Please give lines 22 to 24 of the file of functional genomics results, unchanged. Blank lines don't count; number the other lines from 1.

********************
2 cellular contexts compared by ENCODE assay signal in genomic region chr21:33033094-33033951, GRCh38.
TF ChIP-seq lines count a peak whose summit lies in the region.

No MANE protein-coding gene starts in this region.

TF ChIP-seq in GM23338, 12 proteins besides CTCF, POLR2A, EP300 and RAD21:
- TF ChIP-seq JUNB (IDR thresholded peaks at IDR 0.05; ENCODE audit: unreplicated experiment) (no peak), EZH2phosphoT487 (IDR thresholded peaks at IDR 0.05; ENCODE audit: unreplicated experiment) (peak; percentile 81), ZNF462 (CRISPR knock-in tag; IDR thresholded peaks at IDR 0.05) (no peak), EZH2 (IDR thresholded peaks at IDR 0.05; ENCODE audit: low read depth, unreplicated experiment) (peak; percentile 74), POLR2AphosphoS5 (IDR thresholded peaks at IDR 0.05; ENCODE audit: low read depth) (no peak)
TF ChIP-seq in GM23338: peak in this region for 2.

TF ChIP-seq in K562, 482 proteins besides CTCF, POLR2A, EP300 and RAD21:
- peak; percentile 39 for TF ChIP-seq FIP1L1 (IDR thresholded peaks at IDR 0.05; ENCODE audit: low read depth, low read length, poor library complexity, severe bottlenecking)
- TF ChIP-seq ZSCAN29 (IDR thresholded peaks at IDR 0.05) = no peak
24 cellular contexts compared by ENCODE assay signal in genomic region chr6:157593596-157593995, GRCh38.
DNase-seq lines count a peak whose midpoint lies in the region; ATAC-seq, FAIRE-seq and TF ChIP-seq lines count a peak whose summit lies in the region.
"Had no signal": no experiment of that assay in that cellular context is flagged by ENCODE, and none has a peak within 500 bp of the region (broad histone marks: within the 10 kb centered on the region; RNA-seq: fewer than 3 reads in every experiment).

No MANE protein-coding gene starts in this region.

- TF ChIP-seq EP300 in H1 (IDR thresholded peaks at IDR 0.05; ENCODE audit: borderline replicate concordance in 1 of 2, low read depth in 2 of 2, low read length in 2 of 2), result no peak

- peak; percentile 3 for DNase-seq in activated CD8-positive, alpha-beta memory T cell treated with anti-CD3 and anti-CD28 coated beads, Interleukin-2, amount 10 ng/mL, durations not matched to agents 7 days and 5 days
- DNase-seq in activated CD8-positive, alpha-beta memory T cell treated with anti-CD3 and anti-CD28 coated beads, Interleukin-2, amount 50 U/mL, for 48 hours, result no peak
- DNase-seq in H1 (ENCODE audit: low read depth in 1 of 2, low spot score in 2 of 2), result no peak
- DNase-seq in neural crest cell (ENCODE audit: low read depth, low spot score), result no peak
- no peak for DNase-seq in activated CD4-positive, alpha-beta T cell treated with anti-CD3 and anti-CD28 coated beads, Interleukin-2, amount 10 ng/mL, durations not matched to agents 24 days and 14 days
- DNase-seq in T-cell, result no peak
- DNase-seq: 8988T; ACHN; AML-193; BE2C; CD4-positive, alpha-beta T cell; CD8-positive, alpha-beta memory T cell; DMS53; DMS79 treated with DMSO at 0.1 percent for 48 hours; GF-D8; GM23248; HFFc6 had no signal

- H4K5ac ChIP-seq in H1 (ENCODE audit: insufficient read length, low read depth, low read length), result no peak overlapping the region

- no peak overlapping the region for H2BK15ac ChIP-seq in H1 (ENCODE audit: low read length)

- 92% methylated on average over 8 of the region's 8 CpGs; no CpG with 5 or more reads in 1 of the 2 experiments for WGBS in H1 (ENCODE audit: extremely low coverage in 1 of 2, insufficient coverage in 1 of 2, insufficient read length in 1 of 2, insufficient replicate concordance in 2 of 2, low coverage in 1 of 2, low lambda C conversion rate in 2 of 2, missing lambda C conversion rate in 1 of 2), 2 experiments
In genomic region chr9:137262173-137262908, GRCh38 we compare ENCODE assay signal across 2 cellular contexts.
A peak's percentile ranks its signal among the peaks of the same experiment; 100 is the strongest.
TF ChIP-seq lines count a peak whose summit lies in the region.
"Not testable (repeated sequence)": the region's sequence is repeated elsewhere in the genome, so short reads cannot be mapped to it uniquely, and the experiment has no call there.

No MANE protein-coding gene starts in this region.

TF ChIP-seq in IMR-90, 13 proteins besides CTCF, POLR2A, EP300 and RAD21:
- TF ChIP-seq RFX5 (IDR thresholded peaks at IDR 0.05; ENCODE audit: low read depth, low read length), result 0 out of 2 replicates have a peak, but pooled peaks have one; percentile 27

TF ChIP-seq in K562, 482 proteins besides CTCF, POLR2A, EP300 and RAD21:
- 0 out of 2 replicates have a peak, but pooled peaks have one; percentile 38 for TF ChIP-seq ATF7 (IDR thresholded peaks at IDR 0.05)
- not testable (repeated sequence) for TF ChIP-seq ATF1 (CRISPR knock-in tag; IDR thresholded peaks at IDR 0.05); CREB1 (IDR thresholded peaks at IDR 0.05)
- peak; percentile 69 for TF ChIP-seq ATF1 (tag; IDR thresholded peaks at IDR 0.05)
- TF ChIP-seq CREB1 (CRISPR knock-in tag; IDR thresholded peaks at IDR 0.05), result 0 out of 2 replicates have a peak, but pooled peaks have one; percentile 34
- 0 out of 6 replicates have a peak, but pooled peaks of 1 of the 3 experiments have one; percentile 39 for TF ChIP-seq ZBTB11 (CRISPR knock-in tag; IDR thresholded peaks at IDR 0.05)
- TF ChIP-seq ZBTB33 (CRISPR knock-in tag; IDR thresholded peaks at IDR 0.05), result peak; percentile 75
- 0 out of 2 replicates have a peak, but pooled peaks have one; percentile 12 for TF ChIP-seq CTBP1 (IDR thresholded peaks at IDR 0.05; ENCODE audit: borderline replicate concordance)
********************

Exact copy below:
- H4K5ac ChIP-seq in H1 (ENCODE audit: insufficient read length, low read depth, low read length), result no peak overlapping the region

- no peak overlapping the region for H2BK15ac ChIP-seq in H1 (ENCODE audit: low read length)

- 92% methylated on average over 8 of the region's 8 CpGs; no CpG with 5 or more reads in 1 of the 2 experiments for WGBS in H1 (ENCODE audit: extremely low coverage in 1 of 2, insufficient coverage in 1 of 2, insufficient read length in 1 of 2, insufficient replicate concordance in 2 of 2, low coverage in 1 of 2, low lambda C conversion rate in 2 of 2, missing lambda C conversion rate in 1 of 2), 2 experiments